CureMD EMR Software is a market leader providing modern-day health information systems and services that enhance the clinical and administrative operations of healthcare practices and enterprises. The integrated cloud-base... read more
McKesson Practice Choice Electronic Health Records (EHR) software is a web-based EMR software and Practice Management (PM) software solution provider. It is an Intuitive solution that modernizes workflow and improves ... read more
Developed by McKesson Specialty Health, iKnowMed Generation 2 is a quality web-based EHR system designed to fulfill the needs of hematologists and oncologists. This Health IT solution is developed in collaboration with 200+ ... read more
OncoEMR is a quality EMR Software System that has been developed to cater to the needs of oncology practices. It is completely web-based and can work seamlessly with medical practices of all sizes. The company behind this so... read more
ARIA® Oncology Information System (OIS) by Varian Medical Systems in an ONC-ATCB certified Electronic Medical Records (EMR) software & Practice Management (PM) software. It supports a multi-disciplinary approach to onco... read more
athenahealth Electronic Health Records (EHR) Software, was named 2022 Best in KLAS for both Small Practice Ambulatory EMR and Practice Management (PM), athenaClinicals, for 10 or fewer physicians, and Ambulatory RCM Services... read more
AdvancedMD EMR system is a Cloud-based solution offering EHR (Electronic Health Records) software, Practice Management (PM) software, and Medical Billing Services. AdvancedMD EMR software provides support for multiple specia... read more
eClinicalWorks EHR Software is a cloud-based health IT company that provides Electronic Health Records (EHR) software solutions to practices and hospitals. Its products include Electronic Medical Records (EMR) software, Prac... read more
Kareo Clinical EMR software is a cloud-based Health IT solution offering Electronic Health Records (EHR) software and Practice Management (PM) solutions. The company also offers quality and dependable Revenue Cycle Managemen... read more
ChartLogic EMR Software is an ambulatory EMR suite offering Electronic Medical Records (EMR), Practice Management (PM) and Revenue Cycle Management (RCM) solutions along with quality features such as e-prescribing (e-Rx) ... read more
Developed by Epic Systems Corp, Epic is an Electronic Medical Records (EMR) software with an integrated Practice Management (PM) and Patient Portal solution (MyChart). Epic EMR software offers extensive clinical content and... read more
WRS Health Electronic Medical Records (EMR) Software, is a Cloud-based integrated Practice Management (PM) software solution designed by practicing physicians to manage their entire practice. WRS EHR combines features like... read more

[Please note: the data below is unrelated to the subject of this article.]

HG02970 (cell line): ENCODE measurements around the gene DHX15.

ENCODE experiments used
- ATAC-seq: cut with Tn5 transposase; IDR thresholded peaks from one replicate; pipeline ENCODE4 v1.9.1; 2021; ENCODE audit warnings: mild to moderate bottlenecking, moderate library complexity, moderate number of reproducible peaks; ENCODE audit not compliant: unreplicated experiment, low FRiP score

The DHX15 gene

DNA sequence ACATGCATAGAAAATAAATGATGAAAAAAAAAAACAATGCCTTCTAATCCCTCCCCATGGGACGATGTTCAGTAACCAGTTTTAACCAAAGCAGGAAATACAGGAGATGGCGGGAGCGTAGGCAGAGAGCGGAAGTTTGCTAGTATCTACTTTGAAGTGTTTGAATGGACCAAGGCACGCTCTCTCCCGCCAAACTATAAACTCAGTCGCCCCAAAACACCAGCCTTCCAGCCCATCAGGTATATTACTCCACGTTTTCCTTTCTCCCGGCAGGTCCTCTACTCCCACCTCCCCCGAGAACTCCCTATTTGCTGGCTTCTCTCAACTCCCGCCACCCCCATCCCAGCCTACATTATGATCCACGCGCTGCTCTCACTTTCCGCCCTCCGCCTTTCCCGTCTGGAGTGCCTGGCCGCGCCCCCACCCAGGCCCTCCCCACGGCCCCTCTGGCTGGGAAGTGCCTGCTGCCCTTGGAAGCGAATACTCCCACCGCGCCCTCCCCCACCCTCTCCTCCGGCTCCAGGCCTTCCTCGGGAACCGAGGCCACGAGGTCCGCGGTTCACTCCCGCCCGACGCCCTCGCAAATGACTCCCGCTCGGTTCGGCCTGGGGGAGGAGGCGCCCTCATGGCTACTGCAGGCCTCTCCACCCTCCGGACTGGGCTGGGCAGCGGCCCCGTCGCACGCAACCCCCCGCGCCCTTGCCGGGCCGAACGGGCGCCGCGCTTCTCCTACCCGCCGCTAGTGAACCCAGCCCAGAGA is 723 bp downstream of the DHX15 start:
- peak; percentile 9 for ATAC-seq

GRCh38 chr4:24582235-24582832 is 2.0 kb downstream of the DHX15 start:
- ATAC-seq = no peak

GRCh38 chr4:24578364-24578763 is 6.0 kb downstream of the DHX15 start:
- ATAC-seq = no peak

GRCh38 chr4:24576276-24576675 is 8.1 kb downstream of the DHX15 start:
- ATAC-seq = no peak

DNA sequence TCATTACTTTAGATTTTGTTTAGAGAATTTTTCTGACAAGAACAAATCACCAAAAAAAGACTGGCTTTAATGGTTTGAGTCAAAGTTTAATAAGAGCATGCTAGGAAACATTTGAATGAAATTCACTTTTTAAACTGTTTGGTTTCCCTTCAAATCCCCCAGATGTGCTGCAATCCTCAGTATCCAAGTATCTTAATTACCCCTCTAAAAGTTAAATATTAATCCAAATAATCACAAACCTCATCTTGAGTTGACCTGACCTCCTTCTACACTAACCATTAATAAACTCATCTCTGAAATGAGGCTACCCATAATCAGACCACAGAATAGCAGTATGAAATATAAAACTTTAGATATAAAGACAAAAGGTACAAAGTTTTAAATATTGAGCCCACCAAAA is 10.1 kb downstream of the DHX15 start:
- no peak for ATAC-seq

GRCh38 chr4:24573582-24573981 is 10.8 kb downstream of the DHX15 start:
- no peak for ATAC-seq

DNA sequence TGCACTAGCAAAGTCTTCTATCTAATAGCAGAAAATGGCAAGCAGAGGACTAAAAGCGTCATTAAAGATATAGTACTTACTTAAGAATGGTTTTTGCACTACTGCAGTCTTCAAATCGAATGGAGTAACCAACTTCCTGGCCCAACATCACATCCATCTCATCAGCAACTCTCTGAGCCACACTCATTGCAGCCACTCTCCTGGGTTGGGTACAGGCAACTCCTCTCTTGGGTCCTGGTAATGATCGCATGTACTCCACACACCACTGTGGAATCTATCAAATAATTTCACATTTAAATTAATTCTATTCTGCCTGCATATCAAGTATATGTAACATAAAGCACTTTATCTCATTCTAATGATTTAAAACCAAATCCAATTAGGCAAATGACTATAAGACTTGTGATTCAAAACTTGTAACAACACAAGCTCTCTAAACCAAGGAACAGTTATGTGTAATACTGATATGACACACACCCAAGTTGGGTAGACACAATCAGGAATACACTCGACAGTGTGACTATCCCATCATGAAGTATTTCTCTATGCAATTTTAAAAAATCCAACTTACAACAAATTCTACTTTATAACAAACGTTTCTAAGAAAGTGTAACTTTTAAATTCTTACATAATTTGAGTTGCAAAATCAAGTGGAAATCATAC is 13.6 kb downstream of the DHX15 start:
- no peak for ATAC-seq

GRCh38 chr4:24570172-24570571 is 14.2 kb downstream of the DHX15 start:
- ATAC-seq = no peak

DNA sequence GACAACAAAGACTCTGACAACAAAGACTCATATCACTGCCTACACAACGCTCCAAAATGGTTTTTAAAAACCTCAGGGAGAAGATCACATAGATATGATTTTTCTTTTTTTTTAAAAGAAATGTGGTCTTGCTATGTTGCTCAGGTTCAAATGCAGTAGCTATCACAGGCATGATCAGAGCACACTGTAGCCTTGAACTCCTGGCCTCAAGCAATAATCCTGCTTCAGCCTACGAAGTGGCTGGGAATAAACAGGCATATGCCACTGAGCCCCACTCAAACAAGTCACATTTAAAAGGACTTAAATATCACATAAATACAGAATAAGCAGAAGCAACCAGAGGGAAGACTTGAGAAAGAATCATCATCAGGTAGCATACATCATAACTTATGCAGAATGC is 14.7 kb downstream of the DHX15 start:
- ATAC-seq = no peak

NextGen EHR Software is a high quality Health IT solution designed for medical practices looking for an integrated medical software suite featuring electronic health records (EHR), practice management, and revenue cycle mana... read more
RXNT EHR Software is a cloud-based healthcare EMR software provider, offering Electronic Health Records with a Patient Portal, E-Prescribing, Practice Management with Medical Billing Services, and Scheduling as well. Afforda... read more
Finding the right electronic medical record (EMR) system that can match the complexity and diversity of medical practice is vital but can be challenging.
Considering the distinctive and sensitive attributes of Oncology, all its aspects including plans, surgery, radiotherapy, treatments, diagnosis, frequent use of imagery tests, CT scans, PET scans, and mammograms (to name a few) – all require special documentation as well as storage along with all the protocols to be followed correctly. If any of these procedures are not followed properly, the results can be fatal due to the wrong ordering of drugs and dosages. For challenges like these and many more, an oncology specialization requires an EHR system that is not only compatible but exclusively designed for it.
An Oncology Electronic Health Records Software, commonly known as Oncology EHR is designed to fulfill the distinctive requirements of both the Oncologists as well as the Oncology Practices. These EHRs have exclusive hematology, administration, cancer templates and workflows, cancer registry, reporting, clinical trials, and ordering of chemotherapy drugs, all included in them.
Every EHR has some basic features which the remain same in them all, except for a specialty-specific EHR that targets the unique characteristics of an Oncology Specialty. To have a better understanding of how the software works, it is advisable that its different features and functionalities must first be learned. To be able to choose a suitable Oncology EHR, we should check if the software has the following key features:
Integrated Digital Imaging – The oncology-specific EHR software must be compatible with ultrasound, MRI, CT, and PET scans and other diagnostic image formats. This feature helps save all the data and allows it to be reviewed at any time conveniently.
ICD/CPT Codes Specific to Oncology – Identifying the type of cancer, mapping its stage, and recommending options of treatment becomes easier with this.
Workflow Management – In an Oncology practice, you need to deal with recording and storing large volumes of data. The EMR software should be capable of managing, documenting, and maintaining all the oncology-related workflows. With the help of this, the physicians get to have a better understanding of the patient’s condition which helps them take the right decision at the right time.